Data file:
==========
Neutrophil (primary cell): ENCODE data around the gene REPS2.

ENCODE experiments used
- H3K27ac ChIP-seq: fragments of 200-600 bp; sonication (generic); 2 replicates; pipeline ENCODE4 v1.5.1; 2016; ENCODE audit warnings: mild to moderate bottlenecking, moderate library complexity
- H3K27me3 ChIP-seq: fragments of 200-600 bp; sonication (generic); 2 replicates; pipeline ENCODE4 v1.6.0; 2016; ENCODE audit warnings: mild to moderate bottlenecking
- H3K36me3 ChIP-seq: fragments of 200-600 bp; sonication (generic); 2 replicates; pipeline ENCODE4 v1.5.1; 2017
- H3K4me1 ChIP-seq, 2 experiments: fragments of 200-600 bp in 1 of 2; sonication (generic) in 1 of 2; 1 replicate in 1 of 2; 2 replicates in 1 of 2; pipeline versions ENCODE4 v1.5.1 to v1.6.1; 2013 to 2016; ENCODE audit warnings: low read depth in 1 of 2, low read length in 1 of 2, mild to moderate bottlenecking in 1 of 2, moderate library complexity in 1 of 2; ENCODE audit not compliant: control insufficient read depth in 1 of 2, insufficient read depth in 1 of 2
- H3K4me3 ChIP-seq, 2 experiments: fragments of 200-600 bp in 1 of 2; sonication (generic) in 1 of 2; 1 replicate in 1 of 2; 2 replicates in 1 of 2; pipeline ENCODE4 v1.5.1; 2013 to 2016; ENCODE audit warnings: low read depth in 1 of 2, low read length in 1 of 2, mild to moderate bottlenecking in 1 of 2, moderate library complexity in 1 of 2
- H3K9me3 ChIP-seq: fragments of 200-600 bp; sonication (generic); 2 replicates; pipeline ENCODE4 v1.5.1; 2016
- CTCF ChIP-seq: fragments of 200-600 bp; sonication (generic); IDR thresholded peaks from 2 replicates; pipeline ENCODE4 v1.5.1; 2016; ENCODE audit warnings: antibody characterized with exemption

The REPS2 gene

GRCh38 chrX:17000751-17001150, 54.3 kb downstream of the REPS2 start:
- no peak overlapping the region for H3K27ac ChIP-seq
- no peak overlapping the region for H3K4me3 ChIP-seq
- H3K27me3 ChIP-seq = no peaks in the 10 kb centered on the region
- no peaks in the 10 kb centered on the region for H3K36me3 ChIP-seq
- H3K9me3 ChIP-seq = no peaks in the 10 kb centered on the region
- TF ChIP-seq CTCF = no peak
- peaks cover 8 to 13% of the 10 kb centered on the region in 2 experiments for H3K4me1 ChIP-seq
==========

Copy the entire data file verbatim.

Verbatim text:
Neutrophil (primary cell): ENCODE data around the gene REPS2.

ENCODE experiments used
- H3K27ac ChIP-seq: fragments of 200-600 bp; sonication (generic); 2 replicates; pipeline ENCODE4 v1.5.1; 2016; ENCODE audit warnings: mild to moderate bottlenecking, moderate library complexity
- H3K27me3 ChIP-seq: fragments of 200-600 bp; sonication (generic); 2 replicates; pipeline ENCODE4 v1.6.0; 2016; ENCODE audit warnings: mild to moderate bottlenecking
- H3K36me3 ChIP-seq: fragments of 200-600 bp; sonication (generic); 2 replicates; pipeline ENCODE4 v1.5.1; 2017
- H3K4me1 ChIP-seq, 2 experiments: fragments of 200-600 bp in 1 of 2; sonication (generic) in 1 of 2; 1 replicate in 1 of 2; 2 replicates in 1 of 2; pipeline versions ENCODE4 v1.5.1 to v1.6.1; 2013 to 2016; ENCODE audit warnings: low read depth in 1 of 2, low read length in 1 of 2, mild to moderate bottlenecking in 1 of 2, moderate library complexity in 1 of 2; ENCODE audit not compliant: control insufficient read depth in 1 of 2, insufficient read depth in 1 of 2
- H3K4me3 ChIP-seq, 2 experiments: fragments of 200-600 bp in 1 of 2; sonication (generic) in 1 of 2; 1 replicate in 1 of 2; 2 replicates in 1 of 2; pipeline ENCODE4 v1.5.1; 2013 to 2016; ENCODE audit warnings: low read depth in 1 of 2, low read length in 1 of 2, mild to moderate bottlenecking in 1 of 2, moderate library complexity in 1 of 2
- H3K9me3 ChIP-seq: fragments of 200-600 bp; sonication (generic); 2 replicates; pipeline ENCODE4 v1.5.1; 2016
- CTCF ChIP-seq: fragments of 200-600 bp; sonication (generic); IDR thresholded peaks from 2 replicates; pipeline ENCODE4 v1.5.1; 2016; ENCODE audit warnings: antibody characterized with exemption

The REPS2 gene

GRCh38 chrX:17000751-17001150, 54.3 kb downstream of the REPS2 start:
- no peak overlapping the region for H3K27ac ChIP-seq
- no peak overlapping the region for H3K4me3 ChIP-seq
- H3K27me3 ChIP-seq = no peaks in the 10 kb centered on the region
- no peaks in the 10 kb centered on the region for H3K36me3 ChIP-seq
- H3K9me3 ChIP-seq = no peaks in the 10 kb centered on the region
- TF ChIP-seq CTCF = no peak
- peaks cover 8 to 13% of the 10 kb centered on the region in 2 experiments for H3K4me1 ChIP-seq